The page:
Recommended Reading on Abortion

Arguably the most important moral issue of our day is the wholesale and wanton slaughter of the unborn. With some 100,000 unborn babies killed every year in Australia, and around 45-50 million a year worldwide, this is one of the most important ethical issues which we can and should be involved in.

While there are plenty of books presenting the pro-death side to this debate, all the volumes listed here are clearly pro-life. The great majority of these authors would be Christians, but many of these volumes make the case for life using secular language and non-biblical arguments.

Some of the volumes of course also offer the biblical rational for the sanctity of life and the evil of abortion. With over 60 volumes to choose from here, there is a lot on offer. If I were pressed to recommend what I consider to be the very best books, I would probably go with Alcorn (Pro-Life Answers), Beckwith, and Klusendorf for starters.

The moving story of former abortionist Carol Everett is well worth reading, as is the story of intended abortion victim Gianna Jessen (Shafer). Another big-time former abortionist, Bernard Nathanson, is also well worth reading. For stories of Australian women still grieving over their abortions, see Tankard-Reist.

We all need to be fully informed about this vitally crucial issue. Please do yourself a favour – and do a favour to the unborn – and read some of these books, master their arguments, and stand up for life. We are all under a pressing moral obligation to speak up for those who cannot speak up for themselves.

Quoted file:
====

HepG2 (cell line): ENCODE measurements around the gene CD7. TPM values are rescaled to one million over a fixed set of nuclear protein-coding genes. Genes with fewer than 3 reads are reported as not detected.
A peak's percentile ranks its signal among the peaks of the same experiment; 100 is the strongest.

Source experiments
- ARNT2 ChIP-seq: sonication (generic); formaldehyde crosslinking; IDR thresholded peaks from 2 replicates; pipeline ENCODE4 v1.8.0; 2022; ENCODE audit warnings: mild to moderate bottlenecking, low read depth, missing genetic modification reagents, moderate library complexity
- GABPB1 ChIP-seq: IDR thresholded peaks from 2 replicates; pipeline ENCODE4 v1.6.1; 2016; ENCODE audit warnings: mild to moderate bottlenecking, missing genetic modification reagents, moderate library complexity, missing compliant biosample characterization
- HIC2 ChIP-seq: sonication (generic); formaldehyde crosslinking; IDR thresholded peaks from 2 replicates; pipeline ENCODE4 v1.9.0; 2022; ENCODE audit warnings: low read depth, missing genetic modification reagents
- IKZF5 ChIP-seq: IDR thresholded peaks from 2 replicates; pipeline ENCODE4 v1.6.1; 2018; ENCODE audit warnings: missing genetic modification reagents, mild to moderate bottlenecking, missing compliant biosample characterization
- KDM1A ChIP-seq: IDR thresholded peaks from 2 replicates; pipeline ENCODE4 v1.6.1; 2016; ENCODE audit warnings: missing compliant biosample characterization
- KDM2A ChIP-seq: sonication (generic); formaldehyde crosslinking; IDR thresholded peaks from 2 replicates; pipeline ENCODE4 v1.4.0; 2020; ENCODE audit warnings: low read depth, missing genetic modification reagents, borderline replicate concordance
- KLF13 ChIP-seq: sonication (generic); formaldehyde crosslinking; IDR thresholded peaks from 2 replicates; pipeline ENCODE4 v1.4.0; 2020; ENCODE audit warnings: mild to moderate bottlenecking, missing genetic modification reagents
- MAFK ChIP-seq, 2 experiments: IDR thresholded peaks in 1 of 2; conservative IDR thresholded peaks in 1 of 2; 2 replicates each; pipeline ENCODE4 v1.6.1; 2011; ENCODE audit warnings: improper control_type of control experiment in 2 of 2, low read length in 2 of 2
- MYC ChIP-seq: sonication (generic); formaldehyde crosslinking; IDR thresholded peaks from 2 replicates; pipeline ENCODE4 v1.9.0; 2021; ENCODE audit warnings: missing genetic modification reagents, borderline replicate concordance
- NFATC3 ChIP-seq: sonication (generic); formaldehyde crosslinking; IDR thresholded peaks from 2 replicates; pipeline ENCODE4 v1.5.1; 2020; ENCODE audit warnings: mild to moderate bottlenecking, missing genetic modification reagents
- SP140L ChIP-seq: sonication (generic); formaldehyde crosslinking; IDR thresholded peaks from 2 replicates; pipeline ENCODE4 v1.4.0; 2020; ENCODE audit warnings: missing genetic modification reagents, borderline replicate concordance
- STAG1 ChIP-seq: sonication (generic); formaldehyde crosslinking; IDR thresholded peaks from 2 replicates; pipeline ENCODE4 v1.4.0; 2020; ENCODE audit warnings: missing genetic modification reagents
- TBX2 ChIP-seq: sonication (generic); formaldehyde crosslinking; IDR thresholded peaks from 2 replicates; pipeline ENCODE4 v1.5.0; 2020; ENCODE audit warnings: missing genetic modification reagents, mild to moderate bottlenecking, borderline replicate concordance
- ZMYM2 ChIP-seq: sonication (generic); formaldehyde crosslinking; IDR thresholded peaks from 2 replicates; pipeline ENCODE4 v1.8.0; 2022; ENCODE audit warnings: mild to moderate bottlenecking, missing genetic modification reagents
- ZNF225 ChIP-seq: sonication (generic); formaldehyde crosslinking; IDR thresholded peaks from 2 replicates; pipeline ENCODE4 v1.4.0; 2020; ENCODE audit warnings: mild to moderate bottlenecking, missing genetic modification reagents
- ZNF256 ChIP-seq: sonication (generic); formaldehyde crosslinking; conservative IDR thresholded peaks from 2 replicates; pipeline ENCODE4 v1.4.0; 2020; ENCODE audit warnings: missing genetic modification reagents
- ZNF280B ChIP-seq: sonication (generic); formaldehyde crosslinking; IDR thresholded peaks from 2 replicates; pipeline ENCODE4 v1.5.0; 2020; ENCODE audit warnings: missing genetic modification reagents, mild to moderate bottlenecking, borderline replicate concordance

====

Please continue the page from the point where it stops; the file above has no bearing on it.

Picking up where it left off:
Anderson, John, Cry of the Innocents: Abortion and the Race Towards Judgement. Bridge Publishing,1984.

Ankerberg, John and John Weldon, The Facts on Abortion. Harvest House Publishers, 1995.

Alcorn, Randy, Is Rescuing Right? InterVarsity Press, 1990.

Alcorn, Randy, Pro Life Answers To Pro Choice Questions. Multnomah Press, 1992, 2000.

Alcorn, Randy, Why Pro-Life? Multnomah Press, 2004.

Image of Why Pro-Life?: Caring for the Unborn and Their Mothers
Why Pro-Life?: Caring for the Unborn and Their Mothers by Alcorn, Randy (Author) Amazon logo

Bachiochi, Erika, ed., The Cost of “Choice”. Encounter Books, 2004.

Bajema, Clifford, Abortion and the Meaning of Personhood. Baker Books, 1974.

Becker, Daniel, Personhood. TKS, 2011.

Beckwith, Francis, Defending Life: A Moral and Legal Case Against Abortion Choice. Cambridge University Press, 2007.

Beckwith, Francis, Politically Correct Death: Answering Arguments for Abortion Rights. Baker Books, 1993.

Bigliardi, Patricia, Beyond the Hidden Pain of Abortion. Women’s Aglow Fellowship, 1994.

Brown, Harold O.J., Death Before Birth. Thomas Nelson, 1977.

Clowes, Brian, The Facts of Life. Human Life International, 1997.

Davis, John Jefferson, Abortion and the Christian: What Every Believer Should Know. Presbyterian and Reformed, 1984.

Everett, Carol, The Scarlet Lady: Confessions of a Successful Abortionist. Wolgemuth and Hyatt, 1991.

Folger, Janet, True to Life. Sisters, Oregon: Loyal Publishing, 2000.

Fowler, Paul, Abortion: Toward an Evangelical Consensus. Multnomah Press, 1987.

Garton, Jean, Who Broke the Baby? Bethany House Publishers, 1979.